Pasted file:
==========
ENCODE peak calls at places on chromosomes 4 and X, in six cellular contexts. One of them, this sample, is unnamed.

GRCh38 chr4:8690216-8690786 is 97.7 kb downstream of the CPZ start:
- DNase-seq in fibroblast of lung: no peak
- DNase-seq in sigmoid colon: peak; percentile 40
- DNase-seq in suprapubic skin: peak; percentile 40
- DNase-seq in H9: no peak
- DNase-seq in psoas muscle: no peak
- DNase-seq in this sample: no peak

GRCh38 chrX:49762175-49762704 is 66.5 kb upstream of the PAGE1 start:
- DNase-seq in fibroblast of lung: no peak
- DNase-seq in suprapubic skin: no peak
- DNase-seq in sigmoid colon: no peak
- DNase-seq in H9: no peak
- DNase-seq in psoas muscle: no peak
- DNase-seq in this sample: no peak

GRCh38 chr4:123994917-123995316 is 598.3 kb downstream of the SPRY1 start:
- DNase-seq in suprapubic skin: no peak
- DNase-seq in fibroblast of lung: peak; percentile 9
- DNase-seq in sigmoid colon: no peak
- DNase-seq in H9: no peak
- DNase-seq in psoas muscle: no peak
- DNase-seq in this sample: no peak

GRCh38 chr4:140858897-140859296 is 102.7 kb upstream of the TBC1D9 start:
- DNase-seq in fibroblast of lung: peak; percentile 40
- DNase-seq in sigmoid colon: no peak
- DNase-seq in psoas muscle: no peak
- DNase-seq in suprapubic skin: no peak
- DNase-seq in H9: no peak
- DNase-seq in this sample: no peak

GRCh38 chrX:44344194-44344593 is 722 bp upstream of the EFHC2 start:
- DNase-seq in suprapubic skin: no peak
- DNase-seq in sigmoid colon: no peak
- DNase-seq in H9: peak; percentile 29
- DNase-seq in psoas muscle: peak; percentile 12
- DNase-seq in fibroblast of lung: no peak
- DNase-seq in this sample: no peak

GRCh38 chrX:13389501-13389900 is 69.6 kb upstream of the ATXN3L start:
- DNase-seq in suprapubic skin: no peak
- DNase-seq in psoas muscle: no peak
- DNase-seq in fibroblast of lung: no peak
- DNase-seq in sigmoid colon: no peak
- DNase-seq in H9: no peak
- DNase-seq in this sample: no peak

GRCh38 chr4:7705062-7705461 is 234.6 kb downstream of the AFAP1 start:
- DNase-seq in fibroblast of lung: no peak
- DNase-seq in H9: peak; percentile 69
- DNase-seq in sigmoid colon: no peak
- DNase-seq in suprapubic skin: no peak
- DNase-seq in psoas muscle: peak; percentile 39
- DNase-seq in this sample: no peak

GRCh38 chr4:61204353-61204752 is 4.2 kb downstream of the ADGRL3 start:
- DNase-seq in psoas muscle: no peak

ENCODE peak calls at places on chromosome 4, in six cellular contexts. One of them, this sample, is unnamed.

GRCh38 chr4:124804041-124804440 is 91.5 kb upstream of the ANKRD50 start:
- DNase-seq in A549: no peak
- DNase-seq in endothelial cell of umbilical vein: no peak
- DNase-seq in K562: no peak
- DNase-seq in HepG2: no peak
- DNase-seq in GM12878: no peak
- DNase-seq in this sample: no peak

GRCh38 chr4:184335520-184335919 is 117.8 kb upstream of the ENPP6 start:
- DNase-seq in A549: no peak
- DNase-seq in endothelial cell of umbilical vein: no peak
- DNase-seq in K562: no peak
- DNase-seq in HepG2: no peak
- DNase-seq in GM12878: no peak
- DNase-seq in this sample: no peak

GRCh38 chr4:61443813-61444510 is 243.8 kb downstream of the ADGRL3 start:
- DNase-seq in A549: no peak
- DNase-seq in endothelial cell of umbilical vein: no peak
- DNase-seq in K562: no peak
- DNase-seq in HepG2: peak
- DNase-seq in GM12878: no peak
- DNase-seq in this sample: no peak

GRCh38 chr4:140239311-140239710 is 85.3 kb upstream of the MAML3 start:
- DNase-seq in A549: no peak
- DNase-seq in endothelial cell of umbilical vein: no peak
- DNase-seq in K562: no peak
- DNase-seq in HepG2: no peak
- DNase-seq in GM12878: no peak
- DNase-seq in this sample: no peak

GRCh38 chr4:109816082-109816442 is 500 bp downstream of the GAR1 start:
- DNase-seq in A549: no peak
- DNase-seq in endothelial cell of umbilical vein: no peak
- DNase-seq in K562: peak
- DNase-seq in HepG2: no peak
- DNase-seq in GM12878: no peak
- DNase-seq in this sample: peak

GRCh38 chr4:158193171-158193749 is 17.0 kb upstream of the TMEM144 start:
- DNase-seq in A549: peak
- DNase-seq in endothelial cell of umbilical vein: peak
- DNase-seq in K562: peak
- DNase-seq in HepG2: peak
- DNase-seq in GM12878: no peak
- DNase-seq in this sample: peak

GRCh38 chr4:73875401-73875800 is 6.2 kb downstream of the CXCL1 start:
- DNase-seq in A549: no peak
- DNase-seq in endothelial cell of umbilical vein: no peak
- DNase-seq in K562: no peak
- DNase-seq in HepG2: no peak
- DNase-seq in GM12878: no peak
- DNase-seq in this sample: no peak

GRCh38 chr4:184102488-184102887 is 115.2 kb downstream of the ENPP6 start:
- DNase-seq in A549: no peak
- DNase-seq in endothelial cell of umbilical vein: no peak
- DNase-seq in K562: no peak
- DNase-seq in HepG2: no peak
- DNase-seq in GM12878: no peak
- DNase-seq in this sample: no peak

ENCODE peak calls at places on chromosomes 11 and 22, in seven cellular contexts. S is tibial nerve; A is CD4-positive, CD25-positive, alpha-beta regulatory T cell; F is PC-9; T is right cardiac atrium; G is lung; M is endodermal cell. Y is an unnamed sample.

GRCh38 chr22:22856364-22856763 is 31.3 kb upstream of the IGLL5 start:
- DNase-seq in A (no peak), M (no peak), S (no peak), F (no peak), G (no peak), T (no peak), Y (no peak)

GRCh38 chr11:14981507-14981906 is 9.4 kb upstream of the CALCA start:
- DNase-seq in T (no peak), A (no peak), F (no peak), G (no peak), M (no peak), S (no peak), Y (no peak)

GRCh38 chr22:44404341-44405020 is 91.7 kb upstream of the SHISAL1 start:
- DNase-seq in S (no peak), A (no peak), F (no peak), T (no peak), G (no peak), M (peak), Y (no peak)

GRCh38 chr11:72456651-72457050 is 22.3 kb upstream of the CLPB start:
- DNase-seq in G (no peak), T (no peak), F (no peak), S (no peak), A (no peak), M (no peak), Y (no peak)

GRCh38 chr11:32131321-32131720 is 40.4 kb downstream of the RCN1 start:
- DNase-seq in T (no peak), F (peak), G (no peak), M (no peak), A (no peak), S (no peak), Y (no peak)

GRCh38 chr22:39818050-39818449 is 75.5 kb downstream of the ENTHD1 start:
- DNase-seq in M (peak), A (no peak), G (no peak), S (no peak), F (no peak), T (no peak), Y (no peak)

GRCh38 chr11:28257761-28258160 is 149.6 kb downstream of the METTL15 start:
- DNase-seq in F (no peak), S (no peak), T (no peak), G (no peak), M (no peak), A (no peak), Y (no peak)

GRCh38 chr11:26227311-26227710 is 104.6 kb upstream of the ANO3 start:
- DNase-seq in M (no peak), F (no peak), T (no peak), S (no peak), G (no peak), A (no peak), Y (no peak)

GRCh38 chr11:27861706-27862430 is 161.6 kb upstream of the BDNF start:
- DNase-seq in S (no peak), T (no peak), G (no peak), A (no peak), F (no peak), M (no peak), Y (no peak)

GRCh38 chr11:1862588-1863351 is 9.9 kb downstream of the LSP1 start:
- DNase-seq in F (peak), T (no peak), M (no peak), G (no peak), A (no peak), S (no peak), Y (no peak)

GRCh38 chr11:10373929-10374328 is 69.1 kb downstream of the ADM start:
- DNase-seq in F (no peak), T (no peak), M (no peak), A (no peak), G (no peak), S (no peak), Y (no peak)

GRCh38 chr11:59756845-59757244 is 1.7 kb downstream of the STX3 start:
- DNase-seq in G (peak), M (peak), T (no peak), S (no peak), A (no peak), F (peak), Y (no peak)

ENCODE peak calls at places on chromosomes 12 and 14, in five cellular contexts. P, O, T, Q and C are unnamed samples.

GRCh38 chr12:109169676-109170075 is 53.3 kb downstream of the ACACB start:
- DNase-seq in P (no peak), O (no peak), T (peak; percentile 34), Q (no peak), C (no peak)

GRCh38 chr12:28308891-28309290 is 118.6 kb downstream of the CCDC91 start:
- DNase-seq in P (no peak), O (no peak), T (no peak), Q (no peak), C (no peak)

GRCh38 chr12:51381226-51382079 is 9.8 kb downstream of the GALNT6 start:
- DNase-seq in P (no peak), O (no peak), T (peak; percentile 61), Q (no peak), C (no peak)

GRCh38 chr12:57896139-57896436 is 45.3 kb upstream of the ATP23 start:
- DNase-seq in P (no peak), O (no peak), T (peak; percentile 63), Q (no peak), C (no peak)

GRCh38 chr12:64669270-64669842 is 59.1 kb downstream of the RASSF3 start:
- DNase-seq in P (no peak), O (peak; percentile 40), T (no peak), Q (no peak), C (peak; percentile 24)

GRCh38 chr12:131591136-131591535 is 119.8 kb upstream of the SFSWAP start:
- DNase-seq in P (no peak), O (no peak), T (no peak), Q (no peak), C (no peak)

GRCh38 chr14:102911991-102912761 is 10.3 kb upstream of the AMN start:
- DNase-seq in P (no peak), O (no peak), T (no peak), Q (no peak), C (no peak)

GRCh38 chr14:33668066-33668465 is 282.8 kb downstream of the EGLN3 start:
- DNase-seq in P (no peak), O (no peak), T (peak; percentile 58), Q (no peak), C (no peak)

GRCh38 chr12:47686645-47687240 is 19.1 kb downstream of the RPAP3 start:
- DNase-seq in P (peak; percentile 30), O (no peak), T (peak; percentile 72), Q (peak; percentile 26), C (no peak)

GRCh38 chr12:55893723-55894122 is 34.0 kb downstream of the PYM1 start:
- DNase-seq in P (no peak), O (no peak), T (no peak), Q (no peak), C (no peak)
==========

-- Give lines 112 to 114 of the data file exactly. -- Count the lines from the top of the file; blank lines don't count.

- DNase-seq in A (no peak), M (no peak), S (no peak), F (no peak), G (no peak), T (no peak), Y (no peak)

GRCh38 chr11:14981507-14981906 is 9.4 kb upstream of the CALCA start:
- DNase-seq in T (no peak), A (no peak), F (no peak), G (no peak), M (no peak), S (no peak), Y (no peak)